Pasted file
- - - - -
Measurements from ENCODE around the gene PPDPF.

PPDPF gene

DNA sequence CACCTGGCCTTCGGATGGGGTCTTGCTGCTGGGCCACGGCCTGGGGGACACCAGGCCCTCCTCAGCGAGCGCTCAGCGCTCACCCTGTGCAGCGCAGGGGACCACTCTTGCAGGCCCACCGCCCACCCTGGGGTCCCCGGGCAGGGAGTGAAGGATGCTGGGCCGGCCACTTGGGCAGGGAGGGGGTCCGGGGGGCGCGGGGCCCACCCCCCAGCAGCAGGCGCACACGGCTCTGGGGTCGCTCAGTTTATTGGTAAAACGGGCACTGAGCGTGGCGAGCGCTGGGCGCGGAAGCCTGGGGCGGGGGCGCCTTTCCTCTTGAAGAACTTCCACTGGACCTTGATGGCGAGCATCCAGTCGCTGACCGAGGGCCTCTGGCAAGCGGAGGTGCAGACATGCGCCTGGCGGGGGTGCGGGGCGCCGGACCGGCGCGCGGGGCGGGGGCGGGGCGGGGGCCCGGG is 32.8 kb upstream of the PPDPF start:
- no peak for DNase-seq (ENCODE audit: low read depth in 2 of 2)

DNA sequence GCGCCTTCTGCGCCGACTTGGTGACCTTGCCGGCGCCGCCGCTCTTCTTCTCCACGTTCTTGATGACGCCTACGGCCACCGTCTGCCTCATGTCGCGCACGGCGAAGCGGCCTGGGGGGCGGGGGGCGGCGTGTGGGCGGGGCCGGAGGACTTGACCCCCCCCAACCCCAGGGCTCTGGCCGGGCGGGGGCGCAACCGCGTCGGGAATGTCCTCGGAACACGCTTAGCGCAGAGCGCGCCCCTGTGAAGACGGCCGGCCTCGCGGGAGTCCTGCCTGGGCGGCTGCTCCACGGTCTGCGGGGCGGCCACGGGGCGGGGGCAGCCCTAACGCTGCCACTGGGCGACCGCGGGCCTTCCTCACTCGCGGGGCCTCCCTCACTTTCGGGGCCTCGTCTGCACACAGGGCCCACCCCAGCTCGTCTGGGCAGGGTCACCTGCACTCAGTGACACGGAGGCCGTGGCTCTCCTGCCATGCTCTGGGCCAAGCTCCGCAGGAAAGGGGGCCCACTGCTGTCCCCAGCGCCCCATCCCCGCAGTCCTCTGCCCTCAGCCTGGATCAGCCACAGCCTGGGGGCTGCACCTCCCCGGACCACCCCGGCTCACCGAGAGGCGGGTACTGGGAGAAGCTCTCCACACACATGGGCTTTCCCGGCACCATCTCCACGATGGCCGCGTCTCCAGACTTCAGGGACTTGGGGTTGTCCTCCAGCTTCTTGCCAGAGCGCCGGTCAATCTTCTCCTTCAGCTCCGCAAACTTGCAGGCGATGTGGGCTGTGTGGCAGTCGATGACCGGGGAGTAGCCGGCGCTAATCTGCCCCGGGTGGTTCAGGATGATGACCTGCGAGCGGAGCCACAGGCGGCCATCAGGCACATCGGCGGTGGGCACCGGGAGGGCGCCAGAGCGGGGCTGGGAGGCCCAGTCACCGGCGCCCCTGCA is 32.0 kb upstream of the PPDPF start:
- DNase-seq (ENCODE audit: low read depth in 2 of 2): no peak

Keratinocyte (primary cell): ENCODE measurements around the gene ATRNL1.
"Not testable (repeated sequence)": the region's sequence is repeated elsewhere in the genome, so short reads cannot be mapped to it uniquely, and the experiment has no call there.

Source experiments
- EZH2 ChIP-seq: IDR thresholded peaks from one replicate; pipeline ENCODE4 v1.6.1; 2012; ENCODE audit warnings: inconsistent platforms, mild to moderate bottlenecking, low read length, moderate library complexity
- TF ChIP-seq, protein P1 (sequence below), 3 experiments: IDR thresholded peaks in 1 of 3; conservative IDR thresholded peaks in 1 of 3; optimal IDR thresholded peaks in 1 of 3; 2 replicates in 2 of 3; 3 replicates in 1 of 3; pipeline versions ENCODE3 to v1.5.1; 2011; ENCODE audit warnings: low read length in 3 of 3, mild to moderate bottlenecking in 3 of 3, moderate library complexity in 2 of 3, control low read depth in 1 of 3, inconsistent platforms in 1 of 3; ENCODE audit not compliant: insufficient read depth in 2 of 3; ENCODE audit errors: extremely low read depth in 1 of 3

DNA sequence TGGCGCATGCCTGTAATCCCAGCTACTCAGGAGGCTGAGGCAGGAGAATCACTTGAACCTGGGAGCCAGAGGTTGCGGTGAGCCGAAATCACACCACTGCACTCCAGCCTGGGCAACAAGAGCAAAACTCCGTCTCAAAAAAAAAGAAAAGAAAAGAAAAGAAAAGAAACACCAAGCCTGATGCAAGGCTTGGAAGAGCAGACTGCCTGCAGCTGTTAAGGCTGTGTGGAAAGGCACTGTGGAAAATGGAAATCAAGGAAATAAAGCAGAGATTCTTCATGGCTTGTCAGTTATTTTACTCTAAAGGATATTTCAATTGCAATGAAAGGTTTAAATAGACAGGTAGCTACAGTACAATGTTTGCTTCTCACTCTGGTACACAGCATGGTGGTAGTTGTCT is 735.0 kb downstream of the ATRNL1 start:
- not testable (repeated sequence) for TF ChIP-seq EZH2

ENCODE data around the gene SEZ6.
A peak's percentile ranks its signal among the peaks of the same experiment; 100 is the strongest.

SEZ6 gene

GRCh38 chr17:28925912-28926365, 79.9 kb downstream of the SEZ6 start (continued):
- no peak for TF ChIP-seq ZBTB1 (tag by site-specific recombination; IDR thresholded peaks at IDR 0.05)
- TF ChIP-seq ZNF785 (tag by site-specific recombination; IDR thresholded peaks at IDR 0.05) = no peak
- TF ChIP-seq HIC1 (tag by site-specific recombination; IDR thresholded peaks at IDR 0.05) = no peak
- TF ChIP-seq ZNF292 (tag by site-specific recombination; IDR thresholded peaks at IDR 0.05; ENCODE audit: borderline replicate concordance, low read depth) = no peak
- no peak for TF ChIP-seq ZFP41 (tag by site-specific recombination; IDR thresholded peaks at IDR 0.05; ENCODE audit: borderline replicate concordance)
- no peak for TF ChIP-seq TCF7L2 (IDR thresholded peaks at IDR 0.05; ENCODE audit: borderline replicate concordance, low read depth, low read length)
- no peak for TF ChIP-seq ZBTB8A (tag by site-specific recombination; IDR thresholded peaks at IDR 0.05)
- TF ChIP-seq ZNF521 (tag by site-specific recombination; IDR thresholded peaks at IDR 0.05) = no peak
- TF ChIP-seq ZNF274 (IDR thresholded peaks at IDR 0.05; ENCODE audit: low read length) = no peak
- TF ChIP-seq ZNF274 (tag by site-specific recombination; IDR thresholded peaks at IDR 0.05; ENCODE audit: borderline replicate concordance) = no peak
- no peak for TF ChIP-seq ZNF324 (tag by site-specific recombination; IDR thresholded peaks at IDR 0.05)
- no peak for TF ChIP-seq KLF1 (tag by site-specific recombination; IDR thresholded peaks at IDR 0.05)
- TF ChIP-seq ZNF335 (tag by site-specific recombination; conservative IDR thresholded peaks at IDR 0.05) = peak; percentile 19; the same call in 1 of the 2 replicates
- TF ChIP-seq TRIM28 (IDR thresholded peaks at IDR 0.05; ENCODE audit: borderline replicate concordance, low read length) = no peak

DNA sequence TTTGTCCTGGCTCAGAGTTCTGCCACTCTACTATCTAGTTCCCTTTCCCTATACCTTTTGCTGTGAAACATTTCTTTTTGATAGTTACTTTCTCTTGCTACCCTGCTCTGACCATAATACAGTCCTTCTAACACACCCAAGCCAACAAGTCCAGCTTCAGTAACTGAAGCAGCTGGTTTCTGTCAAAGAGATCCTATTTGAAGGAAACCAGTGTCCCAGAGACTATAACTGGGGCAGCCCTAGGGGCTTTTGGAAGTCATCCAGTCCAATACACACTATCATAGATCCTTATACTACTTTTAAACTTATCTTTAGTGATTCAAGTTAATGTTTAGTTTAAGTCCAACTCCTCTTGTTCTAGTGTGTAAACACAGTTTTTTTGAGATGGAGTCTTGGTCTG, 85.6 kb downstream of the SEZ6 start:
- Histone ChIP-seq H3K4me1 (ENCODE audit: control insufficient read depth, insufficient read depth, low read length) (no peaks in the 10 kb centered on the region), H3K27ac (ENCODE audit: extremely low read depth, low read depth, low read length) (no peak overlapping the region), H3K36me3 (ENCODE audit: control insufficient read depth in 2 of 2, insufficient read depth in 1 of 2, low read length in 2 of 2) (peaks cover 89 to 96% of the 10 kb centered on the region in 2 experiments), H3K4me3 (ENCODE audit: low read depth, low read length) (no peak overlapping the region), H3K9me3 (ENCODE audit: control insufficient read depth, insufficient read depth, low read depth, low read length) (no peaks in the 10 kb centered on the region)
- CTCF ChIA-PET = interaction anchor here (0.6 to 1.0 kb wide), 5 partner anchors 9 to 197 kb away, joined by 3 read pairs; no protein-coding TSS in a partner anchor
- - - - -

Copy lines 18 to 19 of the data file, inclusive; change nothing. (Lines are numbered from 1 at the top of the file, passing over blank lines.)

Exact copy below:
- no peak for TF ChIP-seq ZBTB1 (tag by site-specific recombination; IDR thresholded peaks at IDR 0.05)
- TF ChIP-seq ZNF785 (tag by site-specific recombination; IDR thresholded peaks at IDR 0.05) = no peak